Southern Marsh Orchids

Southern Marsh Orchids

Wednesday 30 March 2016

frog spawn (?) and a leech on the garden decking

With all the rain we've had the decking has occasionally held water at one end but this eventually runs away. I moved some pots yesterday and found this lump of, what looks like, frog spawn on the decking behind a pot. I don't have a pond but have occasionally seen a frog around the garden, so is it ok to move this to the local 'frog pond' ?

Under the pot I found what I assume to be a leech. Contracted it was about 1/2 inch or so, but stretched to at least 2 inches.

On a more colourful note, I saw my first Marmalade Hoverfly of the year and managed to get a picture of a Buff-tailed Bumblebee sunning itself on the fence.

Saturday 26 March 2016

Milesina murariae

I have been looking around for a particular rust fungus which affects the diminutive fern, Wall Rue (Asplenium ruta-muraria), to be found quite commonly on old walls quite widely, as well as on limestone.
Having observed recently, that all the fern rusts (Milesina Spp.) seem to be having their season, I thought I would check any Wall Rue I came across, looking for the tiny whitish spore masses so characteristic of the genus Milesina (who says rusts have to look rusty?) and on the first plant I looked at, there they were. A couple of days later, I happened to notice a plant growing in an old school wall, as I walked past. I turned a frond over and there were the tiny white spots. I have since found it at a third site (I have only looked in three sites), so although M. murariae is described as rare, it is probably just uncommon and overlooked, just like a lot, if not most so called rare microfungi.

The white spore masses on the underside of a Wall Rue Pinna

If you want to give the fern rusts a go, then now is the time to get the hand lens out and start looking under those manky looking fronds.

Dryopteris Filix-mas, with the spores of, most probably M. kriegeriana, which is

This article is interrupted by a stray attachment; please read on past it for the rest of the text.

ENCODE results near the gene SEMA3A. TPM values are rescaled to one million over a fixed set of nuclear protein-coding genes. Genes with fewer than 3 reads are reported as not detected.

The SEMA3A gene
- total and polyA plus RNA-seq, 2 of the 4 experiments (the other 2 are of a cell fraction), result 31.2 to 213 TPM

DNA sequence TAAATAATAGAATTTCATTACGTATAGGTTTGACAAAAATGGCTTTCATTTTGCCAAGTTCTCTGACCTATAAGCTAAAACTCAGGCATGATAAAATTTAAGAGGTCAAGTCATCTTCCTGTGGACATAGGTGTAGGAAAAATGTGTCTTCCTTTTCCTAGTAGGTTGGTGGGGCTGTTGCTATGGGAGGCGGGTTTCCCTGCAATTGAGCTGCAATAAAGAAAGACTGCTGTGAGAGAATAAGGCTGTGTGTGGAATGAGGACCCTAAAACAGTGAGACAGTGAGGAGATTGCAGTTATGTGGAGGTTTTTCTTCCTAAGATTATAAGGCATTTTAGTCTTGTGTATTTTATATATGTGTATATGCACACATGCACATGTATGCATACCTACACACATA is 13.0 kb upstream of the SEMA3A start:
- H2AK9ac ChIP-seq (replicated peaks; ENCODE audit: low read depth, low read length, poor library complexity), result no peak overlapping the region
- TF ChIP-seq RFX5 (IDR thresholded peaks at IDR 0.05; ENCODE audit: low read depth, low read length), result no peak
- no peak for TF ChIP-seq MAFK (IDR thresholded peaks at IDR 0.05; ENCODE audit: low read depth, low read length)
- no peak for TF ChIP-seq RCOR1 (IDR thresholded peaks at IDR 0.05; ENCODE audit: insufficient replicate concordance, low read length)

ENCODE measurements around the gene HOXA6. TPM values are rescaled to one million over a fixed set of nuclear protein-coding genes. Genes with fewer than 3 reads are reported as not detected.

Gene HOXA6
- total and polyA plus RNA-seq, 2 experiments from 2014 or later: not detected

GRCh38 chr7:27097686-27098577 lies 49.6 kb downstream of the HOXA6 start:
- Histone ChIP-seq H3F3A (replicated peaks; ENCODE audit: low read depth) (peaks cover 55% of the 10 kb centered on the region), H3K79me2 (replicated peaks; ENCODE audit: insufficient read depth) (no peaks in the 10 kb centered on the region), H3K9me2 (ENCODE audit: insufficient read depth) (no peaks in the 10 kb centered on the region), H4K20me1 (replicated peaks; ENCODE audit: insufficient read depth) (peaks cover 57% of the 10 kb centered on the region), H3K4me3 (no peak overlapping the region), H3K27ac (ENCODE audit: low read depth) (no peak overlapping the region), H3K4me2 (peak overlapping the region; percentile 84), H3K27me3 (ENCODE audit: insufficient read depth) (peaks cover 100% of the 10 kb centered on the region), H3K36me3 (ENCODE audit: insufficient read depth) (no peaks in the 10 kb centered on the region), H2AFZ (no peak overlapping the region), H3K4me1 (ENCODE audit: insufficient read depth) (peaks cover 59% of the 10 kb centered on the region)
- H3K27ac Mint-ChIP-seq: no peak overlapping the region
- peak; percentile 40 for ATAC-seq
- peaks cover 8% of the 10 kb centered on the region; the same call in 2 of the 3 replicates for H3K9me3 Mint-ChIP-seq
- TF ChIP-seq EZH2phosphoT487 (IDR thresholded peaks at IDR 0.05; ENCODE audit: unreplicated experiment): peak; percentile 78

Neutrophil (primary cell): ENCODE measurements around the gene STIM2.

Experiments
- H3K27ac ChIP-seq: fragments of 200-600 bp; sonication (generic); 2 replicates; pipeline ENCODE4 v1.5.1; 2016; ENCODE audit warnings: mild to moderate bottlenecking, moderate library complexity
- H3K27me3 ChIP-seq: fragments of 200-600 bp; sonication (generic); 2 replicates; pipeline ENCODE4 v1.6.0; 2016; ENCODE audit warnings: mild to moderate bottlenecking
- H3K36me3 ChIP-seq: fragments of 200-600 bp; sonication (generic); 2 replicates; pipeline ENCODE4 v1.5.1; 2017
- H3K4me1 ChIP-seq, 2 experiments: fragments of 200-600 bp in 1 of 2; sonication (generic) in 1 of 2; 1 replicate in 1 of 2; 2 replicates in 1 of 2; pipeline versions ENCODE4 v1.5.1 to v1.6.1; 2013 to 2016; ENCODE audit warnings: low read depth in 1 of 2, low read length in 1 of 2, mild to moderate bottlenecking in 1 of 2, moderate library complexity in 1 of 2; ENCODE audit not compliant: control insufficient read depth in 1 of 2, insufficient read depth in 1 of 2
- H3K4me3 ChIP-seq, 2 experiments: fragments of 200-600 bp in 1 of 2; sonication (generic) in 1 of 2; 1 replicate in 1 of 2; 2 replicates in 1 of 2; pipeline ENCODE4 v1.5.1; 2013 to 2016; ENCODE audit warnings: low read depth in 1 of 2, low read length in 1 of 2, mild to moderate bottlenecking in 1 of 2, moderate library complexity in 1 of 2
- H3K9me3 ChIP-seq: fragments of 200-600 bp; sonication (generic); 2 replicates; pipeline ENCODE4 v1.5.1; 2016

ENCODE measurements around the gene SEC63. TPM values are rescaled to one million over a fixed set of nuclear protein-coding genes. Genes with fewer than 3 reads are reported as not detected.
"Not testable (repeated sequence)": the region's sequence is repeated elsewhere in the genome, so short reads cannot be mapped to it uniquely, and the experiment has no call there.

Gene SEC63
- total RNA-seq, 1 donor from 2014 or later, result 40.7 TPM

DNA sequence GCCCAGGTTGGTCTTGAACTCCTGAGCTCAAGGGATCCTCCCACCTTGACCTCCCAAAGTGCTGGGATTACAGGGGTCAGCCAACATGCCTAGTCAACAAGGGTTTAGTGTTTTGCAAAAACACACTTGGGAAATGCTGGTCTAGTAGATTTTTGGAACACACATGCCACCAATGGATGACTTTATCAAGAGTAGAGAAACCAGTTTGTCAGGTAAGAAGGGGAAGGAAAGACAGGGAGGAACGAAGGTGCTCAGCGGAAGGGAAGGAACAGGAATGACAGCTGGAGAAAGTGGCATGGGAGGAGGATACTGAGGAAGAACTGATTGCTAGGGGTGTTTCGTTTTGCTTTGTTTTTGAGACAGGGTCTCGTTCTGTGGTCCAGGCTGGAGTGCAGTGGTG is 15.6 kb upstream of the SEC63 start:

the common rust found on Male Fern, but it is possible that it might be M.
carpatorum, which is regarded as rare. Only microscopic examination of the
spores will tell.

Uredispores of M. scolopendrii, on the underside a the frond of Hart's-tongue Fern.
Postscript: The Milesina on Dryopteris filix-mas, above, did indeed turn out to be M. kriegeriana.

Friday 25 March 2016

Creigiau gardening finds

Finally dry enough to make a start on preparing the flower beds for the coming season.

Lots of Ground Beetle larvae in the flower beds and found a couple of (what look to be) White-legged Snake Millipedes under some plant pots on the decking. Digging in the raised beds disturbed a number of fast moving centipedes which looked to be of at least two different species - I managed to catch one of each for a closer look. Similar in colour but the first was approx 20-25 mm long with 21 pairs of legs, possibly one of the Cryptop species, whilst the other was 65-70mm long with 80 pairs of legs - not sure but, from the length and legs, this could be Stigmatogaster subterranea.

Ground Beetle larva
White-legged Snake Millipede?
Cryptops sp ?
Stigmatogaster subterranea ?
Also found this little beastie on the window. I think it is a Limonid Cranefly, and, with the dark stigmata and black bands above the knees and the green underbody, it could be Dicranomyia chorea.

Sunday 13 March 2016

Philapotamus montanus

Visiting a favourite little wooded valley of mine, near Llwydcoed, this afternoon, I found Milesina Sp rusts on several ferns, so anyone wanting to find rusts on ferns should take a look now, as they seem to be coming into their own at the moment. Although I have my suspicions about a couple of them, I won't know their identity for sure until I have the chance to get them under the microscope.

While there, in the warm sunshine, I saw my first Philopotamus montanus of the year. This caddis is very distinctive and is the only one I am confident enough about to record. Because it is on the wing so early and is such a beautiful thing, it is one of my favourite insects.